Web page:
Critics contend $350 million Yanacocha gold extraction plant to be inaugurated Aug.13 is an environmental disaster in the making

The Yanacocha gold mine — the largest gold mine in Latin America and the second largest in the world — will inaugurate a new $350 million gold processing plant Aug. 13, setting off alarm bells for environmental NGOs and local farmers who fear that the mine’s expansion will only generate more contamination and health problems for the residents and their livestock.

Roque Benavides, the Peruvian Buenaventura Mining Co.’s general manager, announced the processing plant’s opening date last Wednesday.

According to Benavides, the Gold Mill plant – under construction since 2006 – will enhance the processing efficiency of more metallurgically complex transitional sulfide ores, expand future reserves, improve financial returns, and extend the mine’s operating life.

“Gold Mill is the plant where transitional ores will be processed,” Benavides told state news agency Andina, “meaning those that can’t be poured into the large oxide pools that already contain sulfide ores.”

The Yanacocha mine’s huge open pits and towering heaps of cyanide-laced ore cover more than 22,000 acres of land near Peru’s northern mountain town of Cajamarca, one of Peru’s poorest agricultural regions.

The mine, which is run by the world’s largest gold mining firm — the Colorado-based Newmont Mining Co. — and co-owned by the Peruvian Buenaventura Mining Co. and the World Bank, is expected to generate 1.8 million ounces of gold in 2008.

“Surely, with the Gold Mill plant, we will start to increase our production by next year and stabilize at 2 million ounces for the next few years,” said Benavides.

But though Newmont sees Yanacocha as its “crown jewel” — the mine contributed 22 percent of the 7 million equity ounces of gold sold by Newmont in 2004 and has generated over $7 billion since 1992 — local farmers see the new processing plant as more bad news.

Because the mountain contains abundant bits of porous low-grade ores — so small they are called “invisible gold” — it can be mined profitably only by using a low-cost yet environmentally risky method known as the cyanide heap leach method, which involves blasting mountains then culling the gold with cyanide diluted with vast quantities of water.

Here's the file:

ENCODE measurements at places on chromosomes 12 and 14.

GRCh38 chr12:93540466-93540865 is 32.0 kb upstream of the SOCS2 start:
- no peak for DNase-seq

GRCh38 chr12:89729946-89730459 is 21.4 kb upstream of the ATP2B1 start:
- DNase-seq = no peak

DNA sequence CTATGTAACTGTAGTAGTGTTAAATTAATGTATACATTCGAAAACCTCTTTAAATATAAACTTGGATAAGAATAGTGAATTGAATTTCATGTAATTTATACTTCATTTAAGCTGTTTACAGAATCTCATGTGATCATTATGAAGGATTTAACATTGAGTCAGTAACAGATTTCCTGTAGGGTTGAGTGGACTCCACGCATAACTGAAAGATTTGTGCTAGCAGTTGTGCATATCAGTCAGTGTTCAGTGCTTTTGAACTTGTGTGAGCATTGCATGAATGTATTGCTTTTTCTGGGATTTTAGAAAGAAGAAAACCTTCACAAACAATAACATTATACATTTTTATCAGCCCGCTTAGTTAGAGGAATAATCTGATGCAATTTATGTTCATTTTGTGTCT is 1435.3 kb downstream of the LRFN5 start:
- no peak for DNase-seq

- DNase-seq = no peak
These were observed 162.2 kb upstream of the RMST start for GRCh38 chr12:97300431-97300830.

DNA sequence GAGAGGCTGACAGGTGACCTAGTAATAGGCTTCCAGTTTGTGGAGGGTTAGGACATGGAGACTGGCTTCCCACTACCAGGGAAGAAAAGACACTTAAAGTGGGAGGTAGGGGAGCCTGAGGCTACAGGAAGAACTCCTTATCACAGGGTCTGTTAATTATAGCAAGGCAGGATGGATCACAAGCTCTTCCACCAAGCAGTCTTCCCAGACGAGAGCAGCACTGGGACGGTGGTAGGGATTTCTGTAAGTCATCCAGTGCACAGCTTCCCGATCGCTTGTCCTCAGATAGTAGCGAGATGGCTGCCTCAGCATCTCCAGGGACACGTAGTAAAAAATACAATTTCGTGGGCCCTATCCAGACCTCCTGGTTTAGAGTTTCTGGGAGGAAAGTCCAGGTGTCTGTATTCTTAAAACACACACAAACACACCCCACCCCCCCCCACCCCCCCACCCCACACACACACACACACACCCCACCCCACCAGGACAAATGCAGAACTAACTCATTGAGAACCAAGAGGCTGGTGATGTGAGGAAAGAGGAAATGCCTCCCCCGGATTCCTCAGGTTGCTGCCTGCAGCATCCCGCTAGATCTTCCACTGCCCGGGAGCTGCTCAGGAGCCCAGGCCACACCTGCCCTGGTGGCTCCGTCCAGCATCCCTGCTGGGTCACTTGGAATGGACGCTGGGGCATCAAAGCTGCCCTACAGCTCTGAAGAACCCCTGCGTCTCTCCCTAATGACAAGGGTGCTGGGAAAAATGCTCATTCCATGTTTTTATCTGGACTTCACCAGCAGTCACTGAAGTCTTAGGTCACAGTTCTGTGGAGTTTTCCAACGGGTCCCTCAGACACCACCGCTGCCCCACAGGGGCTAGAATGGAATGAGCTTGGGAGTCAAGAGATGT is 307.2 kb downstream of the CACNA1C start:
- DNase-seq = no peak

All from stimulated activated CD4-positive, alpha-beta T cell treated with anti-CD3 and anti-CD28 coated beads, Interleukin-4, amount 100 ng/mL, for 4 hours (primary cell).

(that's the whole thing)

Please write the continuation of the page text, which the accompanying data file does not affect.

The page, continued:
Critics, such as the Peruvian NGO Grufides, have claimed for years that the mine — a concession allegedly granted by the Peruvian government after it accepted bribes from Newmont and without consulting local communities — has generated irreversible environmental damage in Cajamarca and many of the neighboring communities.

Though mining in Peru accounts for almost half of its annual $8 billion in exports — it produced 6.9 percent of the world’s gold in 2007 — it has repeatedly failed to invest in the mining communities where companies have often caused irreversible environmental damage by contaminating rivers and land. Protests are frequent as environmentalists and community leaders try to protect their land, health and future.

Since the Yanacocha mine was established in 1992, revenues have increased, but farm production has dropped and local farmers have complained of streams drying up or filling up with murky sediments and foul-smelling and rancid tasting yellowish or brownish water that often carries surface contaminants such as trash or sewage. The Yanacocha mine’s waste, which has affected people’s and animal’s health as well as the flora, flows directly into waterways that are the only source of water for various communities.

These findings were confirmed by an independent environmental audit by a Colombian consultancy firm, Ingetec S.A. Ingenieros Consultores, in 2003 for the Ministry of Energy and Mines.

Newmont is involved in an ongoing conflict over damages resulting from a mercury contamination after 151 kilograms spilled from a truck in the small town of Choropampa in June 2000. People gathered the toxic metal — many with their bare hands — believing it might contain gold. According to the Peruvian government, more than 900 people were poisoned.

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